This was the final story I wrote for my news writing class. I spent over 20 hours interviewing and gathering data. I was not able to use all the information. Stories seem to flow as you start writing them, sometimes going in a completely different direction. My personal view on immigration - I am still sitting on the fence. However there needs to be more serious discussion in Washington using ears and brains to come up with a smarter solution. Doing nothing, which seems to be the position of the last two presidencies, has not produced any policy or enforcement that addresses a serious threat to the freedoms we recognize in our country today.
Utah County has placed itself in the middle of a debate about how to make itself safe while protecting civil liberties of immigrants since adopting a new fingerprinting program aimed at deporting criminal illegal aliens.
The federal Immigration and Customs Enforcement agency (ICE) initiated a new fingerprinting identification program called Secure Communities in 2008. Since March 2010, Utah, and in particular Utah County, has activated this technology.
In a June 2010 news release, Sen. Orrin Hatch, R-Utah, said Utah determined the Secure Communities program (S-Comm) would be an effective way to identify and remove criminal aliens from our state.
It would also provide an additional arsenal to protect our streets from criminal activity by identifying criminal aliens.
“Anyone arrested for a crime and booked in our jail, we take their fingerprints,” said Jim Tracy, Utah County sheriff. “The fingerprint file for that person is run against that national AFIS (Automated Fingerprint Index System), and if they are wanted anywhere in the United States or if they have a criminal history, we can get that kind of information through querying that. This [Secure Communities] is like the same thing. We can check on the criminal status and [then] get their immigration status through the ICE program.”
This program has received little attention in lieu of other immigration issues, yet it is reported that S-Comm will convict and deport more aliens that are criminal.
The S-Comm program has three pillars or functions: identify criminal aliens through biometric fingerprinting, prioritize by a series of risk factors for detention and deportation and transform enforcement processes that achieve lasting enforcement of criminal alien activity.
Many individuals with Level 1 offenses have been apprehended in connection with this program and taken out of the population. According to Tracy, ICE’s ability to turn over illegal criminals for deportation hearings has been timely in Utah County.
There is a consensus among those who work in law enforcement and some advocates for illegal immigrants that S-Comm has had positive outcomes.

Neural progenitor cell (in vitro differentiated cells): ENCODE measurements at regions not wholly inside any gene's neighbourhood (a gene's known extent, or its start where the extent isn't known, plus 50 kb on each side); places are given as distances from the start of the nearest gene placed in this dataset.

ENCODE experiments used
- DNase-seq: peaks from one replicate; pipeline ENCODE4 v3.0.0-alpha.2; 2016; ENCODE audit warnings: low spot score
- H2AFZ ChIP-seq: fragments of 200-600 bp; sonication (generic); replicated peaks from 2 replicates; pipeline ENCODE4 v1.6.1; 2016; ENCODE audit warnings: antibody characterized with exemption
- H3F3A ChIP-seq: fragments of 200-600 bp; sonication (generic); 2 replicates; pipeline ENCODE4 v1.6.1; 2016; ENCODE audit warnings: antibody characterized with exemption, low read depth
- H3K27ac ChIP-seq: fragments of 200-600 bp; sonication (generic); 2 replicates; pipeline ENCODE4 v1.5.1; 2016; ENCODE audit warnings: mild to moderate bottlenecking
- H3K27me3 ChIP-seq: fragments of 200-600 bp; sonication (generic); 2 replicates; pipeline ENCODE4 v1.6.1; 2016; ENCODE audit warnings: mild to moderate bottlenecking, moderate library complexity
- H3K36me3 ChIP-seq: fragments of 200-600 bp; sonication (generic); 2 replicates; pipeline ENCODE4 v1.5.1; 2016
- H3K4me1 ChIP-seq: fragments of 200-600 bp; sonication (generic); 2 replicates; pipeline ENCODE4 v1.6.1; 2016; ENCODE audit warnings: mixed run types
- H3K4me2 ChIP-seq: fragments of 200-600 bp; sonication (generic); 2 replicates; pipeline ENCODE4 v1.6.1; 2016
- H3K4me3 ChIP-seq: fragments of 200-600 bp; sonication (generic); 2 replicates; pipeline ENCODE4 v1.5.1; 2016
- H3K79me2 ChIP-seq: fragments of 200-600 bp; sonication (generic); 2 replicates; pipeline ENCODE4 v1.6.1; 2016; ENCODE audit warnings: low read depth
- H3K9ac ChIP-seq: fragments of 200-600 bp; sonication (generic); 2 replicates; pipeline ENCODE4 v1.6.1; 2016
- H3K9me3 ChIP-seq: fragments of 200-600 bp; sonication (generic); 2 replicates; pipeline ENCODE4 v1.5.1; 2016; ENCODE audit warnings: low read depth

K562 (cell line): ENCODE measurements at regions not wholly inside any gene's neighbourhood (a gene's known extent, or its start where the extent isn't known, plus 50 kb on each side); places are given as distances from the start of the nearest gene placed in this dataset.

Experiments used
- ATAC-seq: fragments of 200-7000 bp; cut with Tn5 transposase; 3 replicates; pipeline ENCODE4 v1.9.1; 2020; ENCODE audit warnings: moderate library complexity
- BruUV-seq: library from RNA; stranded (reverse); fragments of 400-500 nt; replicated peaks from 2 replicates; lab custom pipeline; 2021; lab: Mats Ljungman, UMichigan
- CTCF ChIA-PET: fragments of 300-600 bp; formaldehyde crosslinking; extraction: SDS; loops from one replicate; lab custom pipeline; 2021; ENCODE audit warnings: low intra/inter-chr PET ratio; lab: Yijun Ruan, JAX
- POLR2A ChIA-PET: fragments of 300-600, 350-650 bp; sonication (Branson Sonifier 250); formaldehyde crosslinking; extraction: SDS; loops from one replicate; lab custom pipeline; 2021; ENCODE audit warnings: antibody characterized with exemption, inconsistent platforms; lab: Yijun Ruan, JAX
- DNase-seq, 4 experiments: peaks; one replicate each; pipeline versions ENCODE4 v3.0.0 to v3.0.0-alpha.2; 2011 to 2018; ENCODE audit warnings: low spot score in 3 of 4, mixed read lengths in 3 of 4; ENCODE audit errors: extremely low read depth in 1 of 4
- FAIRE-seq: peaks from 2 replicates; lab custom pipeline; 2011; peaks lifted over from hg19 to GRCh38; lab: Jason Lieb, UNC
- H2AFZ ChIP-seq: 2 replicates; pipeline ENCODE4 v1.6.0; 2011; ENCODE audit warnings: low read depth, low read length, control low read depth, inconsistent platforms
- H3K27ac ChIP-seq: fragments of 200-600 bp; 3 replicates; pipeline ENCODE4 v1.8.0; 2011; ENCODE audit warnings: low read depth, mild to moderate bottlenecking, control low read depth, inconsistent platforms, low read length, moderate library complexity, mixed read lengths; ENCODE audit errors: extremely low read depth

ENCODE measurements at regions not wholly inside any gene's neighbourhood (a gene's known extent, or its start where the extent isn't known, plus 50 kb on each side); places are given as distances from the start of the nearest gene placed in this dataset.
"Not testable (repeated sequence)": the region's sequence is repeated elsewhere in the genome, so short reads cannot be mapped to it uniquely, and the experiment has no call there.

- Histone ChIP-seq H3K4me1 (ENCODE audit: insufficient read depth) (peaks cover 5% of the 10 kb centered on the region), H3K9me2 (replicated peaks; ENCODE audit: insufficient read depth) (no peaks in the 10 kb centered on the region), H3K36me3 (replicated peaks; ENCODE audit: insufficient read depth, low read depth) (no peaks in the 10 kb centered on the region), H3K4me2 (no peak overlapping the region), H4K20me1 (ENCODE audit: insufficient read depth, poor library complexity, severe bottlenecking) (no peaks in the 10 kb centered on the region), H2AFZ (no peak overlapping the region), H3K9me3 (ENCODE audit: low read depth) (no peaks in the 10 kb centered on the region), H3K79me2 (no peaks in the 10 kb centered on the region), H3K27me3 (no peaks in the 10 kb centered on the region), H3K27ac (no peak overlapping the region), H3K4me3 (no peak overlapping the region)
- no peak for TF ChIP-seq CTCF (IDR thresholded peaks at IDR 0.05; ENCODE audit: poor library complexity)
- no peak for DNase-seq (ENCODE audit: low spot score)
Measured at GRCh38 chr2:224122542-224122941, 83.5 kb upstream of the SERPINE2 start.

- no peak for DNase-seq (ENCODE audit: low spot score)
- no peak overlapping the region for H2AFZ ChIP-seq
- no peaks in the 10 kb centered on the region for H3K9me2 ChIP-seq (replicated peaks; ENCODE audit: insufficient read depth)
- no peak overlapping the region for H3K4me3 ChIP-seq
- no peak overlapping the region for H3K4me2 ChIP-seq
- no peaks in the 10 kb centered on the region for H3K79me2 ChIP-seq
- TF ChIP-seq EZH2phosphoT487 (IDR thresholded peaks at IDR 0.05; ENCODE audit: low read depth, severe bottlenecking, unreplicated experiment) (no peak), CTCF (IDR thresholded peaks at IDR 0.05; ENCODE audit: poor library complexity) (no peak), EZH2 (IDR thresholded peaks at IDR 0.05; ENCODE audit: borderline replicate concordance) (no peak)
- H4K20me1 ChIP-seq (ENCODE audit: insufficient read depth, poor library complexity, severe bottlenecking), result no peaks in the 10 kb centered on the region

Tony Yapias, an advocacy group director of Proyecto Latino de Utah and local talk show host, is in favor of S-Comm because it does make our communities safer. He said he reminds illegals that they have already put themselves at risk by being here as undocumented immigrants, and when they commit a crime, they are wrong and warrant being arrested.
“We all have the right to live in a safe community, a safe neighborhood, city, or town or state,” Yapias said. “Power to law enforcement if we can get rid of criminals — not just undocumented criminals, but also border criminals, any criminals. That is important.”
However, there is concern in many Latino communities that law enforcement agents have overstepped the line in taking undocumented immigrants to jail when they have not committed a crime, Yapias said.
Ignacio Garcia, professor of Western and Latino History at BYU, said the critical issue is whether the government wants to criminalize these people and guarantee that they cannot come back to the United States because they were brought into the jail system on an infraction or a charge they were never convicted of.
The majority of fingerprints in the S-Comm system are from non-immigrant and student visas. The individuals who were issued these visas usually have overstayed the time granted them to be in the United States. Many U.S. agricultural industries do not qualify for the guest worker program, but there is a need for laborers that American citizens are not satisfying, so Latinos come and fill those needs.
“I have seen some farmers offer $20 an hour, but they have no one who will take the jobs,” said Christopher Keen, a local immigration attorney. “The agricultural people are not happy, no one in agriculture is happy.”
Backers say S-Comm is effective in identifying criminals within undocumented communities. However, opponents say immigrants who obey the law and work to provide for their families live in fear of being deported because they are brown-skinned and have an accent.
“There needs to be reform, a massive reform,” Keen said. “Everybody on either side of the issue [immigration] are for massive reform. The system we have separates families. It encourages folks to disobey the immigrations laws. [There are] a lot of victims.
“For my clients that have mixed families, it’s never a black and white issue,” Keen said. “The illegal is the breadwinner for his wife and four, five or six U.S. citizen children. If he goes to Mexico, that family is going on public assistance.”
Keen said he did not see any legal issues with the fingerprinting program, but he does have a concern for potential abuse and discrimination.
“The cost of human suffering is really high with the immigration system we have now, it’s really sad, very sad,” Keen said. “For many immigrants this (S-Comm) is going to be a problem, more will be caught, more will be deported and more families will be separated.”